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Author Topic: The future of transaction fees - transaction exchanges  (Read 740 times)
alcibiades
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April 04, 2013, 08:22:42 AM
Last edit: April 04, 2013, 08:33:42 AM by alcibiades
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There's three strategies that coin designers can use to keep mining profitable and ensure a robust mining ecosystem:

1) Tax the holders of money by minting new coins
2) Tax the users of money with transaction fees
3) Lower the cost of mining (PPC coin).

For Bitcoin, at first most mining profit comes from minting and later from transaction fees. The Fee Crossover Point is the first time a block is generated where the transaction fees are worth more than the new coins (and it is not a fluke).

I am not a fan of supporting miners through taxing the users of money with transaction fees. A currency becomes more valuable when more people use it and a tax on transactions discourages use. The choice of Nakamoto to rely on transaction fees is part of the reason why Bitcoin has more of a commodity nature than a currency nature. It is a good choice for a tool that is a store of value, but not a good choice for a tool for the transfer of value.

As bitcoin becomes more reliant on fees, the paying of transaction fees will have to become more transparent. Currently, popular wisdom says that you should tip your miners a certain amount, but it is not clear that the tip actually gets you any benefit. However, in the future many miners will refuse to include transactions in blocks that don't pay the fee since that will be the primary source of their income. But not all miners will publish the minimum fee that a transaction must carry to be included in a block and it may vary from miner to miner, so this will be a confusing process for BTC users. And miners may miss out on higher profits by including lower fee transactions at the expense of high fee transactions.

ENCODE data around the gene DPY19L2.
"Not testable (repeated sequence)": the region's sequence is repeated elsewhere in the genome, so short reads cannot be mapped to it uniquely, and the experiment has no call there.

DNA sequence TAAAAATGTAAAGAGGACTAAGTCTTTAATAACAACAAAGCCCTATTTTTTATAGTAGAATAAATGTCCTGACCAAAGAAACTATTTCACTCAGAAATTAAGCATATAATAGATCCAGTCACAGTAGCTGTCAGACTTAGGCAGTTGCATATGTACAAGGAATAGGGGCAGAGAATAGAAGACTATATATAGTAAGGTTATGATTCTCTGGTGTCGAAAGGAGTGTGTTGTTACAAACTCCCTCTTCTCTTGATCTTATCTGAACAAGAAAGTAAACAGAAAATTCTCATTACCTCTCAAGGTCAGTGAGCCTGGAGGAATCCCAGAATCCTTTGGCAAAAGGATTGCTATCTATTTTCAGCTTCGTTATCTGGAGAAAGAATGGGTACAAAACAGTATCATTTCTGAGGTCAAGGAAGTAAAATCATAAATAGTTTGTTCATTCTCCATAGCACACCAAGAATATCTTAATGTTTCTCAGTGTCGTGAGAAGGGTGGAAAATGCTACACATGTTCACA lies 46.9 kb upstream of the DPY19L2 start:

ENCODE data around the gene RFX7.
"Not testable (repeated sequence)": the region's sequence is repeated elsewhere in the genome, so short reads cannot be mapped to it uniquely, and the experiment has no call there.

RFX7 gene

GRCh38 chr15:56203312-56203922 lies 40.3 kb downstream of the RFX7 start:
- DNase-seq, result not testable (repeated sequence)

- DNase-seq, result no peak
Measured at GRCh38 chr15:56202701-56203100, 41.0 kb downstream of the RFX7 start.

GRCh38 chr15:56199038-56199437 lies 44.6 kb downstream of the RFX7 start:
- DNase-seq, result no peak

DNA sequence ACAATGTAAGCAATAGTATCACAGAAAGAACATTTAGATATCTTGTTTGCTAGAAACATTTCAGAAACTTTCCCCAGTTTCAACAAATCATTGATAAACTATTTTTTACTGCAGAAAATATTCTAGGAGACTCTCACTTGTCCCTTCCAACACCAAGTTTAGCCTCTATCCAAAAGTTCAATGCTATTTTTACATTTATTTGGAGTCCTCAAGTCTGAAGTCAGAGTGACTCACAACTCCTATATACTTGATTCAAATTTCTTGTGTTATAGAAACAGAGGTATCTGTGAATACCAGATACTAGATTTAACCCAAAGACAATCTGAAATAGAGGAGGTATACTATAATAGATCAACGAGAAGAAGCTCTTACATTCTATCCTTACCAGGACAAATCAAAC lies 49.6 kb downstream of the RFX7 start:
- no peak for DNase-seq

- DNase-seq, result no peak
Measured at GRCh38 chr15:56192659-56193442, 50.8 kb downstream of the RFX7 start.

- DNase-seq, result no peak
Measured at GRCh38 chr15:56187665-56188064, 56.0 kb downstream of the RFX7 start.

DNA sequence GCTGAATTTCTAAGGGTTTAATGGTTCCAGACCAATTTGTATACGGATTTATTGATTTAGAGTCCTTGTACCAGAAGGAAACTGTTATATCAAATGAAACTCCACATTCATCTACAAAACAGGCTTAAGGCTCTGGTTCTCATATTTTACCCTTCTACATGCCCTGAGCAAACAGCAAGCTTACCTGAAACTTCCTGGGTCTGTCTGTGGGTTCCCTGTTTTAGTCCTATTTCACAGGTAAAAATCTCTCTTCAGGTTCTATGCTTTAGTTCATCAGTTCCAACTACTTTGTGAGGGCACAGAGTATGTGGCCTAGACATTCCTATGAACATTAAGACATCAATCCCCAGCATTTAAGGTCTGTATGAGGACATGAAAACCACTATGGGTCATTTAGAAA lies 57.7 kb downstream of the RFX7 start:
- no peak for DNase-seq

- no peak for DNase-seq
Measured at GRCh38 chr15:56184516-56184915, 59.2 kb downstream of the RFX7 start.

What is needed is a transaction exchange where miners can auction off verification space in new blocks. This creates a transparent price for users for including their transactions in the blockchain. This can be combined with automated infrastructure for purchasing verification credits on the fly so the end user doesn't have to think about them. In exchange, miners are ensured the highest bidders will be in their blocks.

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